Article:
Our Research


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Climate Change, Stress and Behavior

The Earth is changing.  Temperatures are getting warmer and more variable, ocean waters are getting more acidic and they hold less oxygen.  The salinity of coastal waters is becoming more variable. How are these environmental changes affecting the animals that live in the ocean? How does their metabolism change, and can it change enough to compensate? Will marine animals move from the places they used to live to new habitats that are more hospitable?  Will they reproduce less or at different times of year? Will their behaviors change?


Coastal Oceanography

What controls the exchange of waters between estuaries and the coastal ocean? How do winds, waves, tides and river runoff affect these exchanges? How do coastal and estuarine circulation affect the transport of sediments, oxygen, nutrients, fish and invertebrate larvae, pH, and pollutants? How is climate change impacting the dynamics of coastal ecosystems?


Marine Spatial Ecology and Endangered Species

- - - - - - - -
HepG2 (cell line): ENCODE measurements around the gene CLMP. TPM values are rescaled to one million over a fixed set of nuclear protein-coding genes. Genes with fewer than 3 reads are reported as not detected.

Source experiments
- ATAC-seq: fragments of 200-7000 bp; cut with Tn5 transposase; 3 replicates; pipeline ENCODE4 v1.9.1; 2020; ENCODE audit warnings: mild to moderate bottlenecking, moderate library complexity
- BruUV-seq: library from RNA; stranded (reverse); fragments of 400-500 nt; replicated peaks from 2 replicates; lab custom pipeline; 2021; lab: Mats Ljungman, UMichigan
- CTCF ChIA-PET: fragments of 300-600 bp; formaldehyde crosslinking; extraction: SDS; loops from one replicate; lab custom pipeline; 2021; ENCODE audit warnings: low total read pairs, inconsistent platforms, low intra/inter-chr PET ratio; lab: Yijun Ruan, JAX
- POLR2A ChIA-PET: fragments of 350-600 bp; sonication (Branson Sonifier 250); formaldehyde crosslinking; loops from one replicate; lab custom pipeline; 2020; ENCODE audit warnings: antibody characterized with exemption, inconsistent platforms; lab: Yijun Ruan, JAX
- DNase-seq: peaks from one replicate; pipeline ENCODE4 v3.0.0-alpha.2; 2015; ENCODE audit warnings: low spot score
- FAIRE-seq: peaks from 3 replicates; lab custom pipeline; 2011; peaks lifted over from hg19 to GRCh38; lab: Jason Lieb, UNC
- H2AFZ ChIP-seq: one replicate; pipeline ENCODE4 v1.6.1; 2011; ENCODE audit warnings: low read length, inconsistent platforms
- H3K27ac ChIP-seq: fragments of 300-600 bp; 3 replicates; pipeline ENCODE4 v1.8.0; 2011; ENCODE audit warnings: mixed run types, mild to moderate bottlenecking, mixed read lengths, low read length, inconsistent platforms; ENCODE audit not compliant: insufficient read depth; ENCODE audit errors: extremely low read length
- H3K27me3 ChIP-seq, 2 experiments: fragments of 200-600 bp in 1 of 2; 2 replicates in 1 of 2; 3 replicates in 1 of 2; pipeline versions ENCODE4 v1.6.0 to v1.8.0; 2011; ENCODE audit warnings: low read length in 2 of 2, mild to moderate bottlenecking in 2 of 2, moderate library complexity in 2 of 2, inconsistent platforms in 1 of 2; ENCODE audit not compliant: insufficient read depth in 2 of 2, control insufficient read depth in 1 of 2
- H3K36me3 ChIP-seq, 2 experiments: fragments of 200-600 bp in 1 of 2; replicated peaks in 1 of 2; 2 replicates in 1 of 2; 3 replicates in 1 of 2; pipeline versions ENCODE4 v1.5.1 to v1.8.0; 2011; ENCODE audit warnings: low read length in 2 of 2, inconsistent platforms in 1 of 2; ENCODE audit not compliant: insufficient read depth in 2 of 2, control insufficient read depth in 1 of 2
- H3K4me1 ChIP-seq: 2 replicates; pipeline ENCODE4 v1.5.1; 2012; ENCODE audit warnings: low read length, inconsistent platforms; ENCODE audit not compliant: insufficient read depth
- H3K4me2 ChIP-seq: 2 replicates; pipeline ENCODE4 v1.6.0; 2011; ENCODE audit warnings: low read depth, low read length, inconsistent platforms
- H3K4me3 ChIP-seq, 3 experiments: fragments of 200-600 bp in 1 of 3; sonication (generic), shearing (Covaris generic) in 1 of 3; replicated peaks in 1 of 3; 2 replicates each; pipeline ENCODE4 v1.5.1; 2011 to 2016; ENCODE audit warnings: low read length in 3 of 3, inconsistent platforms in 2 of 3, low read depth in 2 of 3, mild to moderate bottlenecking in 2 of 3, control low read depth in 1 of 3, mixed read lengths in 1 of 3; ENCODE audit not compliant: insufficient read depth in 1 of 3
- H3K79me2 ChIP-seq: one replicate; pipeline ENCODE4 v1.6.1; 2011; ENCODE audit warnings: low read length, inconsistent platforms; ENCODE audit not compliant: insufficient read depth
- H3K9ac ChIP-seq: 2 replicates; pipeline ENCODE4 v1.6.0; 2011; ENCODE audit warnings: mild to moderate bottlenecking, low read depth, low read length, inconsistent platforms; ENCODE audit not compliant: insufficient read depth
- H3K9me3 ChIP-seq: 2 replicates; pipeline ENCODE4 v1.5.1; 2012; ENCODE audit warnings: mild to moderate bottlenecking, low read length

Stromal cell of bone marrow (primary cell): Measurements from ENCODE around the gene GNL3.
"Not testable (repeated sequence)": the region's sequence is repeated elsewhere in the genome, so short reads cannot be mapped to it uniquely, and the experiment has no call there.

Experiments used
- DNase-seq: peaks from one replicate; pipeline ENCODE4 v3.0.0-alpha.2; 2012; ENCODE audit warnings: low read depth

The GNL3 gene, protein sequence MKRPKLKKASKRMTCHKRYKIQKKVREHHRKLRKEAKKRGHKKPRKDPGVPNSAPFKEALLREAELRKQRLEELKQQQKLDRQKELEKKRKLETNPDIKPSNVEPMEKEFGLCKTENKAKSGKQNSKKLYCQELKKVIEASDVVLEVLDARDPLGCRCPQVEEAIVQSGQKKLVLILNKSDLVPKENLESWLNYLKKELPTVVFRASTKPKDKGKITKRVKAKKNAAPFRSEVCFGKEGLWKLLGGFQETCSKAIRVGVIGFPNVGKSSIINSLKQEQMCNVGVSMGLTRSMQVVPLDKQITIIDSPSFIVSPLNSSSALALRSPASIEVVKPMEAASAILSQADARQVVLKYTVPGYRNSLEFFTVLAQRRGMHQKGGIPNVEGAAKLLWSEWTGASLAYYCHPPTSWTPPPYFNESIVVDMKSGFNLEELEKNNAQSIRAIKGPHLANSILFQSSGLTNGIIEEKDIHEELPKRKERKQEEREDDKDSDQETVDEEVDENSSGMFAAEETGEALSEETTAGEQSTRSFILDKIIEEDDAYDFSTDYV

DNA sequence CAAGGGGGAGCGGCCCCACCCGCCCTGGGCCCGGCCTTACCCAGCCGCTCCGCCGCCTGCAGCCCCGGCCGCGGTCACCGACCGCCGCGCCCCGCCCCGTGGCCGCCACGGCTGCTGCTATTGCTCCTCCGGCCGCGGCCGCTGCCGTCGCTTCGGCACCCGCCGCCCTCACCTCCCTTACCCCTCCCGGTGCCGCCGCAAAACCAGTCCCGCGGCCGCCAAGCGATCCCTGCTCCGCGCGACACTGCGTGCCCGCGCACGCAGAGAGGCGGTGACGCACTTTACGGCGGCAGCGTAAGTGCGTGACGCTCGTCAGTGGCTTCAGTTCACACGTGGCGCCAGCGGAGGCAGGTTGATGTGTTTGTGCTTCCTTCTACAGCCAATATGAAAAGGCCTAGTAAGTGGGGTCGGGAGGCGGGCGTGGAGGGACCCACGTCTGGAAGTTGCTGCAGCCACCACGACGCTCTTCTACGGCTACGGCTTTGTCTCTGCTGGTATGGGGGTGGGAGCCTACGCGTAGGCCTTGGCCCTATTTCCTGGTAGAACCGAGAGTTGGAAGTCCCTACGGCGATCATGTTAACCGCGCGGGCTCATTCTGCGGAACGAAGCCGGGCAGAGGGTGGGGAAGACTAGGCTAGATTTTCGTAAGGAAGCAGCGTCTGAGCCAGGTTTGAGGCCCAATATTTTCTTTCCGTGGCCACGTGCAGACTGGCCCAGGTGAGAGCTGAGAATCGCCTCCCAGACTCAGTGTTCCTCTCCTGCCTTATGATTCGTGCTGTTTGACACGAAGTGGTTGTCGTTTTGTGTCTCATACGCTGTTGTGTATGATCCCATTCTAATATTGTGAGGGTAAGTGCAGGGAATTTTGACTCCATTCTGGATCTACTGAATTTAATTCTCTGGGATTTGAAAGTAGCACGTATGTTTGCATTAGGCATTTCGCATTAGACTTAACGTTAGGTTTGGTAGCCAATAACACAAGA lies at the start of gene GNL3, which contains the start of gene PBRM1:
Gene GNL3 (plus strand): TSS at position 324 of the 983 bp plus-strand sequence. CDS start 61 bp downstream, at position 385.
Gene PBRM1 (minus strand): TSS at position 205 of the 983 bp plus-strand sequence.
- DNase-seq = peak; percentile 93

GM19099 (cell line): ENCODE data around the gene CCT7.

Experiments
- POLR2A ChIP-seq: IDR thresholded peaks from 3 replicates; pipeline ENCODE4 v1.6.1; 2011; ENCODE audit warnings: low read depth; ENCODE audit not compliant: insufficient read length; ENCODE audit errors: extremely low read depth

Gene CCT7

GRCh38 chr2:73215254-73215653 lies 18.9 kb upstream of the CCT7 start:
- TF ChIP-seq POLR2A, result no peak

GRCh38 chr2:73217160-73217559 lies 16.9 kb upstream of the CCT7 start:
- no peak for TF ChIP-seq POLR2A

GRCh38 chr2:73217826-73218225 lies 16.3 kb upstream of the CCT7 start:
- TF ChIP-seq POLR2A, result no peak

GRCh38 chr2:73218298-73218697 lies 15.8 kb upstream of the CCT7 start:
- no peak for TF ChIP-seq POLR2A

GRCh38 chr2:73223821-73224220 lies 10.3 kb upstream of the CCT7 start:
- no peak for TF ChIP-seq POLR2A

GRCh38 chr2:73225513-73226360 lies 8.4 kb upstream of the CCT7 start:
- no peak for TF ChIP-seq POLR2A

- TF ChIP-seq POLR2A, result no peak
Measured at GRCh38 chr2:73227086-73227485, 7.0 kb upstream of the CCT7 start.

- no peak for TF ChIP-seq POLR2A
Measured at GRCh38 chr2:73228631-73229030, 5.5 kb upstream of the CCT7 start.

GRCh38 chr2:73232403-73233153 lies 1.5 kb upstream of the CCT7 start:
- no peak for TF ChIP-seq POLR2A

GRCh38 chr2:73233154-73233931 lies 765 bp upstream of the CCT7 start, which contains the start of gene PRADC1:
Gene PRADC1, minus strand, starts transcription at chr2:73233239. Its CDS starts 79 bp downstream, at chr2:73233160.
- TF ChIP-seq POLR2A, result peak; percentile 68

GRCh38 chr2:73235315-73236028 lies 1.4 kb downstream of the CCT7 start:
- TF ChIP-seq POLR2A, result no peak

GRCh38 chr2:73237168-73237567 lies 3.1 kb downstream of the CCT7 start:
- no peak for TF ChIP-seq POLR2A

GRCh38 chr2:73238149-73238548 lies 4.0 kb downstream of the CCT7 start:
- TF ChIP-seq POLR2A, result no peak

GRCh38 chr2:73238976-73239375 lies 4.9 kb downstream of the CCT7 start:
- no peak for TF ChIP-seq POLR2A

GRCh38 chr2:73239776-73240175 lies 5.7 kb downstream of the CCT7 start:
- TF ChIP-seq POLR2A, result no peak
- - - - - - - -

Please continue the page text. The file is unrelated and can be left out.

When you see a whale, a seal, a seabird, or a shark does that indicate you are looking at a healthy ecosystem, or are these predators just passing through? Marine megafauna such as marine mammals, seabirds, sharks and turtles may also dramatically influence the kinds and numbers of plants and animals that live in the marine ecosystems where they spend time. 


Oysters and Water Quality

What happens to water quality when you remove an oyster farm from a bay? Oysters strain microscopic algae out of the gallons of water they filter every day. A single oyster can filter as much as 50 gallons a day. A unique opportunity to answer this question emerged when about 5 million cultured Pacific oysters were removed from Drakes Estero in California.



Crashing Waves & Baby Sea Urchins

Many ocean creatures send their planktonic babies, or larvae, into offshore waters to grow and develop while they also look for a home. Yet the sea is vast and the dangers are many! There is only a very slim chance that a larva will find its way to a place it can call home and safely transform into an adult. For larvae whose adult forms live on wave-exposed rocky shores, the survivors will be those that seize the rare opportunity to transition to adult life when the conditions are right. How do they figure this out?